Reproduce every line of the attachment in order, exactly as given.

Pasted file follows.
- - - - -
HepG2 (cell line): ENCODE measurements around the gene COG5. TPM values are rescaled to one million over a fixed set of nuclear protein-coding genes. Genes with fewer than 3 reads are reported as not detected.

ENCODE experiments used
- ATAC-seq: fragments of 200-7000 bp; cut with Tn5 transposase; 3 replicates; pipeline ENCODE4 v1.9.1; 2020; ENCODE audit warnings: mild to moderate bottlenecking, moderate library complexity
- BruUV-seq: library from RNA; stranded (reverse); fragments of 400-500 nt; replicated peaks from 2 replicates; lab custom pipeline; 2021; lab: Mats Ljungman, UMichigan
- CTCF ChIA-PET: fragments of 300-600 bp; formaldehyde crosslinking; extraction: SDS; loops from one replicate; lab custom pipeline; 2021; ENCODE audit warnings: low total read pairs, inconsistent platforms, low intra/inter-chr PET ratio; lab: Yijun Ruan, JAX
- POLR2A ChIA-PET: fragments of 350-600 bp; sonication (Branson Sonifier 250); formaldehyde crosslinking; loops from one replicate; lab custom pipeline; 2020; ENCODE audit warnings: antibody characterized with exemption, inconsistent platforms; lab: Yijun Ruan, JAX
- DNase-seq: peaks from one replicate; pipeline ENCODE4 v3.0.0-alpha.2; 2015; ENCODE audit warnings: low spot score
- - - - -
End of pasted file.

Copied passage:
HepG2 (cell line): ENCODE measurements around the gene COG5. TPM values are rescaled to one million over a fixed set of nuclear protein-coding genes. Genes with fewer than 3 reads are reported as not detected.

ENCODE experiments used
- ATAC-seq: fragments of 200-7000 bp; cut with Tn5 transposase; 3 replicates; pipeline ENCODE4 v1.9.1; 2020; ENCODE audit warnings: mild to moderate bottlenecking, moderate library complexity
- BruUV-seq: library from RNA; stranded (reverse); fragments of 400-500 nt; replicated peaks from 2 replicates; lab custom pipeline; 2021; lab: Mats Ljungman, UMichigan
- CTCF ChIA-PET: fragments of 300-600 bp; formaldehyde crosslinking; extraction: SDS; loops from one replicate; lab custom pipeline; 2021; ENCODE audit warnings: low total read pairs, inconsistent platforms, low intra/inter-chr PET ratio; lab: Yijun Ruan, JAX
- POLR2A ChIA-PET: fragments of 350-600 bp; sonication (Branson Sonifier 250); formaldehyde crosslinking; loops from one replicate; lab custom pipeline; 2020; ENCODE audit warnings: antibody characterized with exemption, inconsistent platforms; lab: Yijun Ruan, JAX
- DNase-seq: peaks from one replicate; pipeline ENCODE4 v3.0.0-alpha.2; 2015; ENCODE audit warnings: low spot score